I have been away from my blog too long. I have been missing writing but it’s almost the end of the school year so marking and testing have been taking up my time and energy. This is no excuse, but it will be a lesson to me to be sure to carve out time to write even when I have lots of other things to do. I’m reluctant to actually say I have been busy, since for many years I had a wise friend called Anthony Perry, actually my spiritual director, who took issue with me throwing that out as an excuse. His feeling was that it was better to be grateful for all the things in my life, and to say I was busy sounded ungrateful, especially as I had created this level of activity for myself. So, point taken, and a wise friend much missed. And really, although there has been a lot going on at school, I have also been doing a lot that has been wonderful.
Last Friday there was a warm wind in the air; haruichiban (春一番), the first strong southerly wind of spring or, as my dictionary has it, ‘the first gale of spring’. It didn’t feel like a gale, but the wind was quite strong and slightly balmy. Today the sky is blue, it’s becoming warmer and the plum blossom is in full bloom. No cherry blossoms yet, we still have to wait a few weeks but the buds are swelling on the trees. Walking home from the station I pass several plum trees and the fragrance is beautiful. When I first lived in Japan I found the cherry blossoms a bit much, so much pink froth everywhere you looked, but the plum blossoms were always lovely.
Unfortunately, with the blossom season comes hay fever (花粉症), not strictly hay fever since this is allergies to tree pollen, and the biggest culprit is sugi (杉) or Japanese cedar. It’s Japan’s national tree, but is not kind to a great number of Japanese (and other) people who suffer from an allergy to its pollen every year. Surgical masks are a common sight at any time of the year; commuters often wear them to protect themselves from germs on the way to work or school, or to protect others from the germs of the mask-wearer, but in spring there are a great many more, as people try to protect themselves from tree pollen. After sugi will come hinoki (檜) or cypress, which affects me slightly, but I am fortunate to not suffer from sugi allergy. A good friend who does suffer reminded me a few weeks ago that my joy at the approaching spring was not shared by anyone bracing themselves for the clouds of pollen soon to be heading their way.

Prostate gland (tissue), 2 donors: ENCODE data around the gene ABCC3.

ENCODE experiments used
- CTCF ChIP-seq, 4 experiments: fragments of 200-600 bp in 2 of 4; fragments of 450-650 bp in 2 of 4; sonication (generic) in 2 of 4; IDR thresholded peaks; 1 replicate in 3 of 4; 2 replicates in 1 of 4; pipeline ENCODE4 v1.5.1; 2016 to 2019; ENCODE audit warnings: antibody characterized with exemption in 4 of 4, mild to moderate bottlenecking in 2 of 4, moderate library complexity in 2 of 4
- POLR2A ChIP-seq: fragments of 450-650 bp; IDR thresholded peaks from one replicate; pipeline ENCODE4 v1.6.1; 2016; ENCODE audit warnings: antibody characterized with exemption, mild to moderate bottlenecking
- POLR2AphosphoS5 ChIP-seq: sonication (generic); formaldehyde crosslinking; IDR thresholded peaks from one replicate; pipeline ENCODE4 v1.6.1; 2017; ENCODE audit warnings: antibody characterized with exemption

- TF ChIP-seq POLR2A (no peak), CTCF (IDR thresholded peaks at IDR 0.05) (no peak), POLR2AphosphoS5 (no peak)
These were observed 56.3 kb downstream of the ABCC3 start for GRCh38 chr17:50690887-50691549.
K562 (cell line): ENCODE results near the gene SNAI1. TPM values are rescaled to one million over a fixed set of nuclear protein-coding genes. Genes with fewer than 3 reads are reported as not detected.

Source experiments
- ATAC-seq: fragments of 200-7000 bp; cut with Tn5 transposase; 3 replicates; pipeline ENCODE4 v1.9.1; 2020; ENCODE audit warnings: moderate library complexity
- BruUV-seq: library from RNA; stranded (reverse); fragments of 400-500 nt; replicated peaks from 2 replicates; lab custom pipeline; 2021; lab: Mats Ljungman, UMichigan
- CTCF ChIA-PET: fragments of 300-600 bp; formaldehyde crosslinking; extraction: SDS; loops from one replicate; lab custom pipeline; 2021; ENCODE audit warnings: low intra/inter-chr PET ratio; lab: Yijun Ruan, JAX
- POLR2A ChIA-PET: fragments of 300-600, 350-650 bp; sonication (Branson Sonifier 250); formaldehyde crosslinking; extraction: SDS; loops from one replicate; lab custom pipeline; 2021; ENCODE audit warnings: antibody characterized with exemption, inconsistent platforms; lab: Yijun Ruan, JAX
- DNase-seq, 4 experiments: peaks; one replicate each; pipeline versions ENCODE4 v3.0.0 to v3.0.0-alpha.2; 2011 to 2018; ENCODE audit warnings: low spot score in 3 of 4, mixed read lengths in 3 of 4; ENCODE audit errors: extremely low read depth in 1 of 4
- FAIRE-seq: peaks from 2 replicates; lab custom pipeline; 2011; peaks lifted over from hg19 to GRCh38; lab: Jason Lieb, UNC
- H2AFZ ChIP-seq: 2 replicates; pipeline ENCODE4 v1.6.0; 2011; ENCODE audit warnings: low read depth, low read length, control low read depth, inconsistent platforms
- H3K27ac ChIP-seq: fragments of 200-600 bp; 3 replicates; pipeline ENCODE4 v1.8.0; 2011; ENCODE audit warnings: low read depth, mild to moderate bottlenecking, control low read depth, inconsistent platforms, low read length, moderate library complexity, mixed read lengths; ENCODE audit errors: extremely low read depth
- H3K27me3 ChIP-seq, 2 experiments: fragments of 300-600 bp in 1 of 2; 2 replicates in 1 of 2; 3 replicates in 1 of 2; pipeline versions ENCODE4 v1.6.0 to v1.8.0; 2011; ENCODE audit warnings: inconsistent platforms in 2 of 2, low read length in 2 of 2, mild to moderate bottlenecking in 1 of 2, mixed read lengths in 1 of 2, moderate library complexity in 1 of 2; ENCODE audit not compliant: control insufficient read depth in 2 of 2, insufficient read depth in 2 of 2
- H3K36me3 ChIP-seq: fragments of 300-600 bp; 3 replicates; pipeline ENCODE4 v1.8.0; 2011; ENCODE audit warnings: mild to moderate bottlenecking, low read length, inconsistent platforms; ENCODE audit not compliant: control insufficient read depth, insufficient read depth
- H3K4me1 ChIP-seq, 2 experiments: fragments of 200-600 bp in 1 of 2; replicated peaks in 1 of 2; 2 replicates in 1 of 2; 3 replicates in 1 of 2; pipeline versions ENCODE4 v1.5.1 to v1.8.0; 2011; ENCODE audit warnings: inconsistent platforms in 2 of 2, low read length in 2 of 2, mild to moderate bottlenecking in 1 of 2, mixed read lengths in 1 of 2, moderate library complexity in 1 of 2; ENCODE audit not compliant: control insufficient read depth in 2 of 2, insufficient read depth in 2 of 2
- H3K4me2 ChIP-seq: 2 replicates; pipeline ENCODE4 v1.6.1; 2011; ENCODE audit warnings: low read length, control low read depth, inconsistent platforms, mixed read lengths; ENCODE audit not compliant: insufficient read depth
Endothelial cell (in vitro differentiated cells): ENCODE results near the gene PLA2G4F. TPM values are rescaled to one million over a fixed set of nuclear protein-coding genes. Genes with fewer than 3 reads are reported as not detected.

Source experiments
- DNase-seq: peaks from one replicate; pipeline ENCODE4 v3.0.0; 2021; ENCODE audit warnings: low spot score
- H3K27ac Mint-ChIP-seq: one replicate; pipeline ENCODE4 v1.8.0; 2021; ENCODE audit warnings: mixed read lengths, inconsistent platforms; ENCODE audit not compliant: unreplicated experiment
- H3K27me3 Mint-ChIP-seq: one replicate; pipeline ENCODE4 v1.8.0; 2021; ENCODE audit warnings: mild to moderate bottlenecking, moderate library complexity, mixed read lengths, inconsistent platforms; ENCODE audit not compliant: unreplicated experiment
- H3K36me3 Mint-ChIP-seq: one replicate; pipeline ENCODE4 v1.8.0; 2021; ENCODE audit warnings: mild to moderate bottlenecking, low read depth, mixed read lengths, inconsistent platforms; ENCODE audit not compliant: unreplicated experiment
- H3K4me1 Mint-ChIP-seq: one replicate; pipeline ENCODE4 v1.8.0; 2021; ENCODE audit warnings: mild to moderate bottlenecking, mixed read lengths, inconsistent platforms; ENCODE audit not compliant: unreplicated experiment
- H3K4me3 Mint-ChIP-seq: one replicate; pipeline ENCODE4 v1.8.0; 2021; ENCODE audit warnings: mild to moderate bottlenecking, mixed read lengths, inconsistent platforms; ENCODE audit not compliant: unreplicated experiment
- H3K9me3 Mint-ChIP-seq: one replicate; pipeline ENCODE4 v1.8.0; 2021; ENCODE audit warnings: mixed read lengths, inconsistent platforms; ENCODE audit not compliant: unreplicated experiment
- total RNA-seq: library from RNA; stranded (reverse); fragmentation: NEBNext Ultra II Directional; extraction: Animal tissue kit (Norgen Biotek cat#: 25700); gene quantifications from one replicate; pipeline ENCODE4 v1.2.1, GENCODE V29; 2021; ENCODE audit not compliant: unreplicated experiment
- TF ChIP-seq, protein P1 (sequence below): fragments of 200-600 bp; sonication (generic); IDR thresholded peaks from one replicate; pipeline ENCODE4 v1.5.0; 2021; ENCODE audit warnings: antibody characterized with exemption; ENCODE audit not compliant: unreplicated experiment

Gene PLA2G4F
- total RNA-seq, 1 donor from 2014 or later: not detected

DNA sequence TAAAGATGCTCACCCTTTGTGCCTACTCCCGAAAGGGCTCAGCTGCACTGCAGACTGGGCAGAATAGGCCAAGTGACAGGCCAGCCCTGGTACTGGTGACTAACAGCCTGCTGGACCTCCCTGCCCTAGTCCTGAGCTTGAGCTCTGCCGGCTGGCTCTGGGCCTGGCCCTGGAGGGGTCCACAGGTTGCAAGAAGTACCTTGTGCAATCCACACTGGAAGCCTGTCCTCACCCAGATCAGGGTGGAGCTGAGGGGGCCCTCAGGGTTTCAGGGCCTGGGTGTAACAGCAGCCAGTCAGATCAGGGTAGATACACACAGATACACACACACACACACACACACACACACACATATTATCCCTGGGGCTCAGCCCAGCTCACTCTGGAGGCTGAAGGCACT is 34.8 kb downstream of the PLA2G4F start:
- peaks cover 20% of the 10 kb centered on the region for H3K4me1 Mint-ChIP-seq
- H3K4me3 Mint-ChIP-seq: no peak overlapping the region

Anyway, allergy-free, and with the end of the school year in sight, I have been enjoying the blossoms and the sunshine. Almost a fortnight ago I spent a glorious day in Kamakura with a dear friend, who was visiting Tokyo for a few days. We visited four shrines and temples; Hōkoku-ji (報国寺), famous for its bamboo forest:
Sometimes I get so caught up in work, in getting everything done, I forget to go outside, to revisit places I love. This day in Kamakura was just what I needed; beautiful weather, inspiring, peaceful places and wonderful company. Maybe it’s human nature to hunker down in winter, to hibernate a bit, and if there’s lots to do at work it’s easy to focus on that. But two weeks ago I had a fantastic day, I came home tired but happy and felt that like the blossoms, I, too, was waking up to spring.